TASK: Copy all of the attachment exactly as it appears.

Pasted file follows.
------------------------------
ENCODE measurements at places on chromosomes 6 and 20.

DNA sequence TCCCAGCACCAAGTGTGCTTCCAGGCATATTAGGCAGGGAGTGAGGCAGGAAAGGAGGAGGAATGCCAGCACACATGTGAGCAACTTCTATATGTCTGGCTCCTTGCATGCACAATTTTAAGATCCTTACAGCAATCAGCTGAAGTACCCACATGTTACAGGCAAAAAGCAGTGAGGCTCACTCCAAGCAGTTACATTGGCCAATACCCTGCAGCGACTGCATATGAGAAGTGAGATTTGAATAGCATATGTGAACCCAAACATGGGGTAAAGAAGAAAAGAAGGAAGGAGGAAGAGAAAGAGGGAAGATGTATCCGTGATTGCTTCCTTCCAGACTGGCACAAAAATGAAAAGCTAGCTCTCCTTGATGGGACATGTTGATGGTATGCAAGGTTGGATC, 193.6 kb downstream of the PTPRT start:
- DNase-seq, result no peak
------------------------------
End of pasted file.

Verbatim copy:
ENCODE measurements at places on chromosomes 6 and 20.

DNA sequence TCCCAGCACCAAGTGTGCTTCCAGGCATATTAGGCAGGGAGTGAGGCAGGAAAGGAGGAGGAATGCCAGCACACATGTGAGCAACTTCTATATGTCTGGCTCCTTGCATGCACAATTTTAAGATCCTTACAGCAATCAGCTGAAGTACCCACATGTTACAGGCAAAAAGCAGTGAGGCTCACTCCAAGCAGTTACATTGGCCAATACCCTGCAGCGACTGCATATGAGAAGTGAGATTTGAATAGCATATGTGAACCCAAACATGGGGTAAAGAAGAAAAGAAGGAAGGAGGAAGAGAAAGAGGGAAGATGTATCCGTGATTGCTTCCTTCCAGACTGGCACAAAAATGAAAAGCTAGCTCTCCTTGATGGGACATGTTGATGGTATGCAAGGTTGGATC, 193.6 kb downstream of the PTPRT start:
- DNase-seq, result no peak